- The history of Si Se Puede: Document 1
- Primary source Document 2: NFWA March & Rally
- Primary source Document 3: Interview with Dolores Huerta
- Students will be asked to look for the following content in each document.
- Who is Dolores Huerta?
- What are the origins of “ ¡Si Se Puede!
- How did Dolores Huerta’s actions lead to change for the California farm workers?
- Student groups of 3 students will be assigned one of the three documents.
- Groups will have highlighters and they will be asked to circle or underline evidence from the documents that might help to answer any of the above questions.
- Students will discuss within their groups how their document might answer the questions.
- After analyzing the assigned document, students will be encouraged to write answers to the questions on the Post-It notes. Individuals will be asked to choose their favorite quote by or about Dolores Huerta that demonstrates the power of her activism. Students will post the Post-Its to the board and surround the poster of Dolores Huerta.
- I will ask students to volunteer to come to the board and read the different Post-Its.
- Since each individual student wrote down a favorite quote, the teacher will invite each student to go to the board and consider a quote on a Post-It that resonates with them as posted by a classmate. They can take the Post-It as a memento and inspirational quote.
How can you apply the phrase “¡Si Se Puede!” to today? Consider an issue today that seems insurmountable. Write a short paragraph and incorporate the ideas of Dolores Huerta’s motto to the situation.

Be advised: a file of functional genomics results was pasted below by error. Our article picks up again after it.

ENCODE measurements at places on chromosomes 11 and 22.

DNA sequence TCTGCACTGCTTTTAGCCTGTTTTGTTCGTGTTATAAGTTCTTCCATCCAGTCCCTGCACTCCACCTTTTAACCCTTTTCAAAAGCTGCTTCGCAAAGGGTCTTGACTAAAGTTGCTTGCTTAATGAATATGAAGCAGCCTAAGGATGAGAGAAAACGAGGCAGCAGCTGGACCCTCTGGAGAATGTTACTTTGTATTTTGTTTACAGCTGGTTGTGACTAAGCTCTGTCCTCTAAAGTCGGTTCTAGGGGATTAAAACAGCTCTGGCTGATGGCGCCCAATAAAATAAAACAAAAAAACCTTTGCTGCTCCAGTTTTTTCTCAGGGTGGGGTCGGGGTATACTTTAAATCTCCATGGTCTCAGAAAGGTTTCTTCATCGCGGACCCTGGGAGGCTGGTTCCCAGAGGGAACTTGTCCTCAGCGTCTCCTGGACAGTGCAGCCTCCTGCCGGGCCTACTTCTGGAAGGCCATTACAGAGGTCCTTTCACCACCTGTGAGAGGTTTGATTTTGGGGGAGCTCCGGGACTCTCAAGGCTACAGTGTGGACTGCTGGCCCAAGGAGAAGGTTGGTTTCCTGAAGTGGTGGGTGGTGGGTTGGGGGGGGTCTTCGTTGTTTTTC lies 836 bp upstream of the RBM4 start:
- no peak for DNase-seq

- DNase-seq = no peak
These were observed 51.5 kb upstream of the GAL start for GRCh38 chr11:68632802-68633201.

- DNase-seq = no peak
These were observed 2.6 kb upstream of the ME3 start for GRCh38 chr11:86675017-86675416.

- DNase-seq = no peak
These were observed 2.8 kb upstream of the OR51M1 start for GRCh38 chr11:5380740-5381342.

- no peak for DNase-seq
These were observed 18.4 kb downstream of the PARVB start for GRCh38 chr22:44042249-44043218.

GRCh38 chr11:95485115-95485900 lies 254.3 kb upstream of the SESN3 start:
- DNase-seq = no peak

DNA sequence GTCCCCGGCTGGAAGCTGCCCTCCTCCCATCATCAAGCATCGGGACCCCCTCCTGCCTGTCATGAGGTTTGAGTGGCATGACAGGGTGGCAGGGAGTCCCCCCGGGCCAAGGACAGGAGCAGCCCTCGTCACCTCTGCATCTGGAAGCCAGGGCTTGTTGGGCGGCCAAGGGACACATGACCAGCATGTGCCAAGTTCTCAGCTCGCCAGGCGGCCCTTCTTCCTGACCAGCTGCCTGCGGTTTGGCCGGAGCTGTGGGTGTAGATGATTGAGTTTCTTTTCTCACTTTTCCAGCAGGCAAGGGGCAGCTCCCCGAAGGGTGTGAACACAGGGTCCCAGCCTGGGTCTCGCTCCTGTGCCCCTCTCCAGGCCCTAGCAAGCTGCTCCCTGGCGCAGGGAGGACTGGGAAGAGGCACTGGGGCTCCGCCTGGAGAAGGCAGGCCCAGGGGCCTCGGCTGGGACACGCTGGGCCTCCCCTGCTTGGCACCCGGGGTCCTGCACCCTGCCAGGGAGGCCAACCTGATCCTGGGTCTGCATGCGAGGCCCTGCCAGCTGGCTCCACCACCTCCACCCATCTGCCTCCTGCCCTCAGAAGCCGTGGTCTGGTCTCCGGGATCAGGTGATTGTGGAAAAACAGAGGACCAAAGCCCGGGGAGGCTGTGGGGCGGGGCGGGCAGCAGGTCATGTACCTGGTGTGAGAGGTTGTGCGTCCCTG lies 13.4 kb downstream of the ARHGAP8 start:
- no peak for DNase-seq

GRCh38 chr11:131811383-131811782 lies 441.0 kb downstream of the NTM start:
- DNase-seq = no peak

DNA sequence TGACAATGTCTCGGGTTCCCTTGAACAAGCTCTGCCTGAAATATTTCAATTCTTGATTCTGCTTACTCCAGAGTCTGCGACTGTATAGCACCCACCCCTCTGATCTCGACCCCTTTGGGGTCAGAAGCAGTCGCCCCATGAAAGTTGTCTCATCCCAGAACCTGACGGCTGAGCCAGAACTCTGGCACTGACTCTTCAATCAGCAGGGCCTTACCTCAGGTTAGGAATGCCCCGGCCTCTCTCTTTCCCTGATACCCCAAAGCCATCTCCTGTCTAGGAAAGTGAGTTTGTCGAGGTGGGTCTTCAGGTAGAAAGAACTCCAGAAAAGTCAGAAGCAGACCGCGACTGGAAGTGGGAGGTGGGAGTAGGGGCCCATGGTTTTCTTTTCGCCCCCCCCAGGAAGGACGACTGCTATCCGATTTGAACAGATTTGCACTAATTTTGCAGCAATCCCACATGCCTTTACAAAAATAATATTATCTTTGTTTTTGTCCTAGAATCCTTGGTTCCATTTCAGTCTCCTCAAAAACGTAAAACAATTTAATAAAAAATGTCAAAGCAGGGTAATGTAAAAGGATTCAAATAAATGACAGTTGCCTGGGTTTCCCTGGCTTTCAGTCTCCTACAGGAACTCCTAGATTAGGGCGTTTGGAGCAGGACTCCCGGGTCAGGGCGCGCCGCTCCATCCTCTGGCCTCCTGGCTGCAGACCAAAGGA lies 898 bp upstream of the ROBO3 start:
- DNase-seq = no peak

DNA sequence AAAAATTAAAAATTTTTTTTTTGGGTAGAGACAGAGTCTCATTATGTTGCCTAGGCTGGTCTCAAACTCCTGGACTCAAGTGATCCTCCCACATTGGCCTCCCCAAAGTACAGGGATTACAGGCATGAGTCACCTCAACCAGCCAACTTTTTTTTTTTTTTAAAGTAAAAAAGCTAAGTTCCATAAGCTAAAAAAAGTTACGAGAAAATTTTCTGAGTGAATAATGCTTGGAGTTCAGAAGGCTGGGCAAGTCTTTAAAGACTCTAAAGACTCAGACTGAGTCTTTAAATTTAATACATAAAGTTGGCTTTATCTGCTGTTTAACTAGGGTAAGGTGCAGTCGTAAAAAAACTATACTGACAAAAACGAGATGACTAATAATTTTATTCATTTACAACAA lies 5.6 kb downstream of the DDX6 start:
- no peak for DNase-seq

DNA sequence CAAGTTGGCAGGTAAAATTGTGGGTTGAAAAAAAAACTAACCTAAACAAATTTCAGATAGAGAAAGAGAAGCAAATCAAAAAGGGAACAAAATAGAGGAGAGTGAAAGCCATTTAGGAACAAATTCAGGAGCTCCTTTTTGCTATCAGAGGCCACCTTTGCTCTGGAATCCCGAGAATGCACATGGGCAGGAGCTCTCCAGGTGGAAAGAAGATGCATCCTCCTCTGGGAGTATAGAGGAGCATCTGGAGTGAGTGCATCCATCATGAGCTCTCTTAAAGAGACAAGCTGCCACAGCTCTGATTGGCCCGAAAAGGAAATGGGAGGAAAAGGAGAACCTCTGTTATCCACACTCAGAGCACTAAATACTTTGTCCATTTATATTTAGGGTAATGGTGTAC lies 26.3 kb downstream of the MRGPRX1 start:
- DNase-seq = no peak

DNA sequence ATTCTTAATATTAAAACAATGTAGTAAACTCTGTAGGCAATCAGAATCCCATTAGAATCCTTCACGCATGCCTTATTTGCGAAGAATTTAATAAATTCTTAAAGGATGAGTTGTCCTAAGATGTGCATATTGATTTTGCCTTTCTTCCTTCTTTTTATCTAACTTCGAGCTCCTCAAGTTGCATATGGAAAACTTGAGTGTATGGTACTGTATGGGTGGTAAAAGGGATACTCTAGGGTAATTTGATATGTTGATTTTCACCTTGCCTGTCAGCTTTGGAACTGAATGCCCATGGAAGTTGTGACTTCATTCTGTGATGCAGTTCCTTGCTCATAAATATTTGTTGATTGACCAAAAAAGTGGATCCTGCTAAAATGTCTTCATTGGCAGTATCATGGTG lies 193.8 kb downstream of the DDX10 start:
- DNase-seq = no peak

- Students might choose gun control, climate change, LGBTQ+ rights and activism, among other topics.
- The purpose of this is to show that the legacy of Dolores Huerta lives on. Her message transcends time and can be applied to today.
- If available, students can write an answer to this on an online forum. If not, students can begin the class the next day with their answer.
- Unit 8.6 Explain how and why the civil rights movements developed and expanded from 1945 to 1960.
- Social categories, roles, and practices are created, maintained, challenged, and transformed throughout American history, shaping government policy, economic systems, culture, and the lives of citizens
- 8.10 Explain how and why various groups responded to calls for the expansion of civil rights from 1960 to 1980
- D2.Civ.5.9-12. Evaluate citizens’ and institutions’ effectiveness in addressing social and political problems at the local, state, tribal, national, and/or international level.
- · D2.Civ.14.9-12. Analyze historical, contemporary, and emerging means of changing societies, promoting the common good, and protecting rights.
- · D2.Civ.10.9-12. Analyze the impact and the appropriate roles of personal interests and perspectives on the application of civic virtues, democratic principles, constitutional rights, and human rights.
- D2.His.3.9-12. Use questions generated about individuals and groups to assess how the significance of their actions changes over time and is shaped by the historical context
- D2.His.8.9-12. Analyze how current interpretations of the past are limited by the extent to which available historical sources represent perspectives of people at the time.